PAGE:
The internet: is it changing the way we think?
By John Naughton | Guardian.co.uk
Are our minds being altered due to our increasing reliance on search engines, social networking sites and other digital technologies?
Every 50 years or so, American magazine the Atlantic lobs an intellectual grenade into our culture. In the summer of 1945, for example, it published an essay by the Massachusetts Institute of Technology (MIT) engineer Vannevar Bush entitled "As We May Think". It turned out to be the blueprint for what eventually emerged as the world wide web. Two summers ago, the Atlantic published an essay by Nicholas Carr, one of the blogosphere’s most prominent (and thoughtful) contrarians, under the headline "Is Google Making Us Stupid?".
"Over the past few years," Carr wrote, "I’ve had an uncomfortable sense that someone, or something, has been tinkering with my brain, remapping the neural circuitry, reprogramming the memory. My mind isn’t going – so far as I can tell – but it’s changing. I’m not thinking the way I used to think. I can feel it most strongly when I’m reading. Immersing myself in a book or a lengthy article used to be easy. My mind would get caught up in the narrative or the turns of the argument and I’d spend hours strolling through long stretches of prose. That’s rarely the case anymore. Now my concentration often starts to drift after two or three pages. I get fidgety, lose the thread, begin looking for something else to do. I feel as if I’m always dragging my wayward brain back to the text. The deep reading that used to come naturally has become a struggle."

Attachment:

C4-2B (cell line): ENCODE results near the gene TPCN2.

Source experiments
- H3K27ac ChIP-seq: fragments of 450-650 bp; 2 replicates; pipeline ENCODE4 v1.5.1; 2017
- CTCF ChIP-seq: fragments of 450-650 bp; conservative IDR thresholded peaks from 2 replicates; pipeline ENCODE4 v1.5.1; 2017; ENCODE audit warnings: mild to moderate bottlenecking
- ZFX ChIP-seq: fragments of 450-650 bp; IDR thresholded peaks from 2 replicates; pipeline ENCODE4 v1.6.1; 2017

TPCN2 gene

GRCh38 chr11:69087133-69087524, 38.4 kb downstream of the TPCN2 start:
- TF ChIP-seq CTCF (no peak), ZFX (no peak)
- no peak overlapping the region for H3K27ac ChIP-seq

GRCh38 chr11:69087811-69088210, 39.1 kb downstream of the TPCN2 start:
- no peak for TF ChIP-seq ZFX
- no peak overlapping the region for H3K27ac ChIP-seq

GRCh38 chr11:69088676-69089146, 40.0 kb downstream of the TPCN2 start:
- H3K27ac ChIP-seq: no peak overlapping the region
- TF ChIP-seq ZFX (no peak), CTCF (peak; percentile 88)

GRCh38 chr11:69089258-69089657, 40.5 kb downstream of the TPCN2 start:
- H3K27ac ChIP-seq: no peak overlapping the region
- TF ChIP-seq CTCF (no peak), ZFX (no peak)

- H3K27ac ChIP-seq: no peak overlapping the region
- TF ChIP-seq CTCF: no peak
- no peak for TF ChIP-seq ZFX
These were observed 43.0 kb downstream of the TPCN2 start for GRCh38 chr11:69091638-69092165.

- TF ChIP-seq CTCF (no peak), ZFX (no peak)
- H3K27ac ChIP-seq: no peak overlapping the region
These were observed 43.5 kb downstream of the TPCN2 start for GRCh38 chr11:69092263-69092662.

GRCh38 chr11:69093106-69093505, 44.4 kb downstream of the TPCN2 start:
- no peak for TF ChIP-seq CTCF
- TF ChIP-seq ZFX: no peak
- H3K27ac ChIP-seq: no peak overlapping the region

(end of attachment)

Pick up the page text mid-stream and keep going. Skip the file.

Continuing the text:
The title of the essay is misleading, because Carr’s target was not really the world’s leading search engine, but the impact that ubiquitous, always-on networking is having on our cognitive processes. His argument was that our deepening dependence on networking technology is indeed changing not only the way we think, but also the structure of our brains.
Carr’s article touched a nerve and has provoked a lively, ongoing debate on the net and in print (he has now expanded it into a book, The Shallows: What the Internet Is Doing to Our Brains). This is partly because he’s an engaging writer who has vividly articulated the unease that many adults feel about the way their modi operandi have changed in response to ubiquitous networking. Who bothers to write down or memorise detailed information any more, for example, when they know that Google will always retrieve it if it’s needed again? The web has become, in a way, a global prosthesis for our collective memory.
It’s easy to dismiss Carr’s concern as just the latest episode of the moral panic that always accompanies the arrival of a new communications technology. People fretted about printing, photography, the telephone and television in analogous ways. It even bothered Plato, who argued that the technology of writing would destroy the art of remembering.